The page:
Saturday, November 18, 2017

#PopeFrancis "man is the image and likeness of a God who created the world for love" FULL TEXT on Anthropology

Pope Francis to participants in the plenary assembly of the Vatican’s Pontifical Council for Culture. This occurred at the conclusion of their Nov.15-18 assembly which discussed the theme, “The Future of Humanity: New Challenges to Anthropology.”

FULL TEXT of Pope Francis
Dear brothers and sisters,

I welcome you and I thank Cardinal Gianfranco Ravasi for his greeting and introduction. This Plenary Assembly has chosen the anthropological issue as a theme, proposing to understand the future lines of development of science and technology. Among the many possible arguments of discussion, your focus has focused on three subjects.

First, medicine and genetics, allowing us to look into the intimate structure of the human being and even intervene to modify it. They make us able to eradicate illnesses which are believed to be incurable until recently; but they also open the possibility of determining humans "by programming", so to speak, some qualities.

Secondly, neuroscience offers more and more information on the functioning of the human brain. Through them, fundamental realities of Christian anthropology such as the soul, self-conscience, and freedom are now in an unprecedented light, and may even be some of those seriously questioned.

Finally, the incredible progress of autonomous and thinking machines, which have already become part of our daily lives, lead us to reflect on what is specifically human and makes us different from machines.

All these scientific and technical developments induce some to think that we are in a singular moment in the history of humanity, almost at the dawn of a new era and the birth of a new human being, superior to what we have known so far.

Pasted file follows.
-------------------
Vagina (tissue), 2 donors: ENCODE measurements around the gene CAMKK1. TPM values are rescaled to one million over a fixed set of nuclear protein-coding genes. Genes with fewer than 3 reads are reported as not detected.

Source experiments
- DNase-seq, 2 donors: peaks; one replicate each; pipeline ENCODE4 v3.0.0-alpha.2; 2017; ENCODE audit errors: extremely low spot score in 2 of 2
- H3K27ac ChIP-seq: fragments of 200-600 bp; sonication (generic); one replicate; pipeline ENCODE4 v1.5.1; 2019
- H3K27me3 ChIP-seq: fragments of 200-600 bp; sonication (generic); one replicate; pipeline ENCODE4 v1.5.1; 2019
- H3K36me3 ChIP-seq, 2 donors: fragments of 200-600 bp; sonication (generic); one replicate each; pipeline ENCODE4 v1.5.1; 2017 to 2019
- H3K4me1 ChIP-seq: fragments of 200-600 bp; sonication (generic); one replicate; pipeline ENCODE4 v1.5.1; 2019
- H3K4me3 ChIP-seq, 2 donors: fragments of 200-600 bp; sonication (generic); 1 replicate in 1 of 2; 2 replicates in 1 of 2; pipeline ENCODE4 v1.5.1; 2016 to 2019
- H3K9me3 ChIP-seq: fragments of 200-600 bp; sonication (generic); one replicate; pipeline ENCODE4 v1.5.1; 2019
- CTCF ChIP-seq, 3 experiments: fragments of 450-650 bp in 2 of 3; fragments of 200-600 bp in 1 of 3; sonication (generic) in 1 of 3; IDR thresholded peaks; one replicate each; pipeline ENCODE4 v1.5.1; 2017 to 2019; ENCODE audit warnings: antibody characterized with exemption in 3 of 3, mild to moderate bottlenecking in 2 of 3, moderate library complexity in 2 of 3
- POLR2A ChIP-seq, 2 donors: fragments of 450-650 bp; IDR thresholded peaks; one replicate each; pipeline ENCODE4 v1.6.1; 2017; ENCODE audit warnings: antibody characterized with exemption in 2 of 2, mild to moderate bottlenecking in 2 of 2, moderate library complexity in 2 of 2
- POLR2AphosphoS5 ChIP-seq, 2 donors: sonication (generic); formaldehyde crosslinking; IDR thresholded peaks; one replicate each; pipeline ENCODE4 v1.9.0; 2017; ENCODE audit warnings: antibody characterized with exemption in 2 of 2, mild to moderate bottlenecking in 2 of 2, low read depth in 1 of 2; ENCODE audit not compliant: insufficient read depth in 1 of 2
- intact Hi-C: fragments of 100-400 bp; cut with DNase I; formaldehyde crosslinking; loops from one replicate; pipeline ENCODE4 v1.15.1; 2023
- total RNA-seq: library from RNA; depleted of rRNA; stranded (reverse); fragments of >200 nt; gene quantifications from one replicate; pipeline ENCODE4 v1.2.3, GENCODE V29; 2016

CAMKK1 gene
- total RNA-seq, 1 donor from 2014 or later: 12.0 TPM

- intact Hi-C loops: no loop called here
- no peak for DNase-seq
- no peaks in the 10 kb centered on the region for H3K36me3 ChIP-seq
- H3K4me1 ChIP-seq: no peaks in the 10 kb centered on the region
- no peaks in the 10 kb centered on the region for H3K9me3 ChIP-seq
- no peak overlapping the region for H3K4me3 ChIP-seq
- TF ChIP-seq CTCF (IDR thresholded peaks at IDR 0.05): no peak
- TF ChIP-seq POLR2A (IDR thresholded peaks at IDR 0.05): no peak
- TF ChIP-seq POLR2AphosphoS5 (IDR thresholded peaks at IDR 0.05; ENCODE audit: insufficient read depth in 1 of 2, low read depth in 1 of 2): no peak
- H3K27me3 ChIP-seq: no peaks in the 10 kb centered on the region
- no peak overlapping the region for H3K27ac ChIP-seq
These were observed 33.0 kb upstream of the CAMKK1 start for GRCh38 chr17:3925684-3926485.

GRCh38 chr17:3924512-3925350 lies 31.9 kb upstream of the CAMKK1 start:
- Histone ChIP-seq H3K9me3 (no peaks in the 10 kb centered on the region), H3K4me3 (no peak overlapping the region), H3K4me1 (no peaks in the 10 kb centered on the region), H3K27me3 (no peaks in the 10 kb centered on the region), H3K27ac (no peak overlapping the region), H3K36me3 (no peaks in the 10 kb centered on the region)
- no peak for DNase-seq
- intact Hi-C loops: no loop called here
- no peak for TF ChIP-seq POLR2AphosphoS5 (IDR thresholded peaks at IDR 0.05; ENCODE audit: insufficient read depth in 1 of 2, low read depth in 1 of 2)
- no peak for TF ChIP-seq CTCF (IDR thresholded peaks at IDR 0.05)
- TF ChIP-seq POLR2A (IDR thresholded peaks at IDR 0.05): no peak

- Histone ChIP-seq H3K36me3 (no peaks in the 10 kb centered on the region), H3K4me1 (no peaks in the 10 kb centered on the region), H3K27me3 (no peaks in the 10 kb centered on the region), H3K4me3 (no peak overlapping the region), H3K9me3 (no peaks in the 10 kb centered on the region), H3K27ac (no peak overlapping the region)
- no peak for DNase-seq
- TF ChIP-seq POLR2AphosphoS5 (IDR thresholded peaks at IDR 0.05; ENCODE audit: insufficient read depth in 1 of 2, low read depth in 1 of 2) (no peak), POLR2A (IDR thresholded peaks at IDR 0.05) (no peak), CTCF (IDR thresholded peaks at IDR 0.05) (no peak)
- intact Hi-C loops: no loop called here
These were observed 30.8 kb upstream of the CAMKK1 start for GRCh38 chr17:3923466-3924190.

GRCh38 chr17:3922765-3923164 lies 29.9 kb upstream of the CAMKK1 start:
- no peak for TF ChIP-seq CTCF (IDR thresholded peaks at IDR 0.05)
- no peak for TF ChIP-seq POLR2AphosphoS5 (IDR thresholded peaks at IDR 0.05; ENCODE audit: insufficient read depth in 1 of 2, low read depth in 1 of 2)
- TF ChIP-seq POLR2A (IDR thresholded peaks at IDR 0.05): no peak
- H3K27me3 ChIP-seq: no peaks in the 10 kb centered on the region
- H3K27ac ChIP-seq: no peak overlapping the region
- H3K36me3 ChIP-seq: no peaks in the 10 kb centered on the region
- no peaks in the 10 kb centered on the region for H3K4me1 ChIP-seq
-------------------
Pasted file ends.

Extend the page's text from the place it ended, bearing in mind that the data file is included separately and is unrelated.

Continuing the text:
In fact, the questions and issues we are facing are serious and serious. They have been partly anticipated by literature and science fiction films, echoed by fears and expectations of men. For this reason, the Church, who follows carefully the joys and hopes, the anguish and fears of men of our time, wants to put the human person and the issues that concern him in the center of his reflections.

The question about the human being: "What is man ever since you remember him?" (Ps 8,5) resounds in the Bible from his earliest pages and has accompanied the whole path of Israel and the Church. To this question, the Bible itself has offered an anthropological response that is already outlined in Genesis and runs through all Revelation, developing around the fundamental elements of the relationship and freedom. The relationship draws on a threefold dimension: towards matter, land and animals; towards divine transcendence; towards other human beings. Freedom expresses itself in self-reliance - and naturally relative - and in moral choices. This fundamental plant has for centuries ruled the thought of much of mankind and still maintains its validity today. But, at the same time, today we realize that the great principles and fundamental concepts of anthropology are rarely put into question even on the basis of a greater awareness of the complexity of the human condition and require a further deepening.

Anthropology is the horizon of self-understanding in which we all move and determine our own concept of the world and the existential and ethical choices. In our days, it has often become a fluid, changing landscape, due to socio-economic changes, population shifts and intercultural intercourse, but also the spread of a global culture and, above all, incredible discoveries of science and of the technique.